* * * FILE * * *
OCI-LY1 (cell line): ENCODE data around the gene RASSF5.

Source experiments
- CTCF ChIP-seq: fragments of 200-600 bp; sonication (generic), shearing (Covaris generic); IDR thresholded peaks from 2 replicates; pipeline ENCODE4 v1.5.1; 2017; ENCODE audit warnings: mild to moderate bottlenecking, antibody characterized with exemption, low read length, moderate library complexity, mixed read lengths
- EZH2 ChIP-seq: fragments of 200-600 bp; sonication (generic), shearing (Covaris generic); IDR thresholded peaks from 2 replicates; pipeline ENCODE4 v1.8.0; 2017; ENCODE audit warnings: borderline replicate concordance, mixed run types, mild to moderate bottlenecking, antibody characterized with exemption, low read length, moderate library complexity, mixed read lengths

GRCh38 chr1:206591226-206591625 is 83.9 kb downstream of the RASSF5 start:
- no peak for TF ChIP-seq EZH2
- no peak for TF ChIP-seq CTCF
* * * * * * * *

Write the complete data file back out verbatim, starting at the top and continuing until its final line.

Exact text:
OCI-LY1 (cell line): ENCODE data around the gene RASSF5.

Source experiments
- CTCF ChIP-seq: fragments of 200-600 bp; sonication (generic), shearing (Covaris generic); IDR thresholded peaks from 2 replicates; pipeline ENCODE4 v1.5.1; 2017; ENCODE audit warnings: mild to moderate bottlenecking, antibody characterized with exemption, low read length, moderate library complexity, mixed read lengths
- EZH2 ChIP-seq: fragments of 200-600 bp; sonication (generic), shearing (Covaris generic); IDR thresholded peaks from 2 replicates; pipeline ENCODE4 v1.8.0; 2017; ENCODE audit warnings: borderline replicate concordance, mixed run types, mild to moderate bottlenecking, antibody characterized with exemption, low read length, moderate library complexity, mixed read lengths

GRCh38 chr1:206591226-206591625 is 83.9 kb downstream of the RASSF5 start:
- no peak for TF ChIP-seq EZH2
- no peak for TF ChIP-seq CTCF